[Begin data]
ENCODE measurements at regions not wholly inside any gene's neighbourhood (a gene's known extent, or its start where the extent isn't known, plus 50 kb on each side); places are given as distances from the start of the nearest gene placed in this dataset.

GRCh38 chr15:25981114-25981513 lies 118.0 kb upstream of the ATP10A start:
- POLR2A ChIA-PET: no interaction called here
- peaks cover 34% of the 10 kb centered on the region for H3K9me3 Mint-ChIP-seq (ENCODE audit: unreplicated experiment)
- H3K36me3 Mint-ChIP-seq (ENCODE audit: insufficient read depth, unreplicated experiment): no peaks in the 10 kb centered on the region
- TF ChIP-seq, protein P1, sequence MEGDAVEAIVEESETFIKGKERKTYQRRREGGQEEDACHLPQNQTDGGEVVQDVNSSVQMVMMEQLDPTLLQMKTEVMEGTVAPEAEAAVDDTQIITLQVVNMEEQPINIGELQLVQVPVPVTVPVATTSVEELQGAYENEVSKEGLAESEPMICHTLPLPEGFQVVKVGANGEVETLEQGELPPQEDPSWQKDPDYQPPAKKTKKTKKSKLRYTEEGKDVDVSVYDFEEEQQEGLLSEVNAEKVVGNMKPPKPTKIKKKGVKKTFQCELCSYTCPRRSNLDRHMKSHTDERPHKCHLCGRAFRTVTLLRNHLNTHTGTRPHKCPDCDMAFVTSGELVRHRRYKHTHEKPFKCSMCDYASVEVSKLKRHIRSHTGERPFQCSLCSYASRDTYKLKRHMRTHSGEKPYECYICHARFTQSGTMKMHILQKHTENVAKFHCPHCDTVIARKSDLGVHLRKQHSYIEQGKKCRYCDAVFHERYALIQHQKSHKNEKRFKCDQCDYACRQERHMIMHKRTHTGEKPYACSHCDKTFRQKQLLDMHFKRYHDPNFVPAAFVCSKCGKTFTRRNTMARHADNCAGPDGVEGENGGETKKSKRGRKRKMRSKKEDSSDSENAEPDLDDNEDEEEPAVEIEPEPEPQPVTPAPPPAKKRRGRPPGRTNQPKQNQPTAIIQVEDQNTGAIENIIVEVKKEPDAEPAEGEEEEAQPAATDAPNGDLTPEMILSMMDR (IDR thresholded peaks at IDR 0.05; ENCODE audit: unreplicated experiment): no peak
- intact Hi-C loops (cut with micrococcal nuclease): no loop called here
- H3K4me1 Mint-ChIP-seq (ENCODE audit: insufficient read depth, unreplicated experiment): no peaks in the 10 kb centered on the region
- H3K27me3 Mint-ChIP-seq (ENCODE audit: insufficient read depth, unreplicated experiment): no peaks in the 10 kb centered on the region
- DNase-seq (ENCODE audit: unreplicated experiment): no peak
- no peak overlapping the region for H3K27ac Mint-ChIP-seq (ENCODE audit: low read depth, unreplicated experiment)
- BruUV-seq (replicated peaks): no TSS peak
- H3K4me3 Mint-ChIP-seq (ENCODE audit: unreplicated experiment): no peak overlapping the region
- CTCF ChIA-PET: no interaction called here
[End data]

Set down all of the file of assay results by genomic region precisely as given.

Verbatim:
ENCODE measurements at regions not wholly inside any gene's neighbourhood (a gene's known extent, or its start where the extent isn't known, plus 50 kb on each side); places are given as distances from the start of the nearest gene placed in this dataset.

GRCh38 chr15:25981114-25981513 lies 118.0 kb upstream of the ATP10A start:
- POLR2A ChIA-PET: no interaction called here
- peaks cover 34% of the 10 kb centered on the region for H3K9me3 Mint-ChIP-seq (ENCODE audit: unreplicated experiment)
- H3K36me3 Mint-ChIP-seq (ENCODE audit: insufficient read depth, unreplicated experiment): no peaks in the 10 kb centered on the region
- TF ChIP-seq, protein P1, sequence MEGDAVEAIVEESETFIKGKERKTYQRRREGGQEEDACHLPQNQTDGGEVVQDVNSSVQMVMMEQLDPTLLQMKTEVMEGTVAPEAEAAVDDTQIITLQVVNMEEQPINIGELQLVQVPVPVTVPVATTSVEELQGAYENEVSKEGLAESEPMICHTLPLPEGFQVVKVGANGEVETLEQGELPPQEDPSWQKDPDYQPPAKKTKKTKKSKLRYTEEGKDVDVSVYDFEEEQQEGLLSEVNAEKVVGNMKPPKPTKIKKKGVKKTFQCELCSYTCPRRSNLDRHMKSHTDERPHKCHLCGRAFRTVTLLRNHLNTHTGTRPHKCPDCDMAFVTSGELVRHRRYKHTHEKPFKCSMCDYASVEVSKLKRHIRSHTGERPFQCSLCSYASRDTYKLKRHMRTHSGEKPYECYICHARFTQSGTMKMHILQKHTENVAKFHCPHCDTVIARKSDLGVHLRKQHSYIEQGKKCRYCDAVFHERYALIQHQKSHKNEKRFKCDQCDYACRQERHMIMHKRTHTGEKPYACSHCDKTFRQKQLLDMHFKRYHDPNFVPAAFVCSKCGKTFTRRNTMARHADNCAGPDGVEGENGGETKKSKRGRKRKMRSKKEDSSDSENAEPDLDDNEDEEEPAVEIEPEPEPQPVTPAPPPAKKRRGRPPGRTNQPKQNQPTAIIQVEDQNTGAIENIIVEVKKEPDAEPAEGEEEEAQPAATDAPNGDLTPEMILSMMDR (IDR thresholded peaks at IDR 0.05; ENCODE audit: unreplicated experiment): no peak
- intact Hi-C loops (cut with micrococcal nuclease): no loop called here
- H3K4me1 Mint-ChIP-seq (ENCODE audit: insufficient read depth, unreplicated experiment): no peaks in the 10 kb centered on the region
- H3K27me3 Mint-ChIP-seq (ENCODE audit: insufficient read depth, unreplicated experiment): no peaks in the 10 kb centered on the region
- DNase-seq (ENCODE audit: unreplicated experiment): no peak
- no peak overlapping the region for H3K27ac Mint-ChIP-seq (ENCODE audit: low read depth, unreplicated experiment)
- BruUV-seq (replicated peaks): no TSS peak
- H3K4me3 Mint-ChIP-seq (ENCODE audit: unreplicated experiment): no peak overlapping the region
- CTCF ChIA-PET: no interaction called here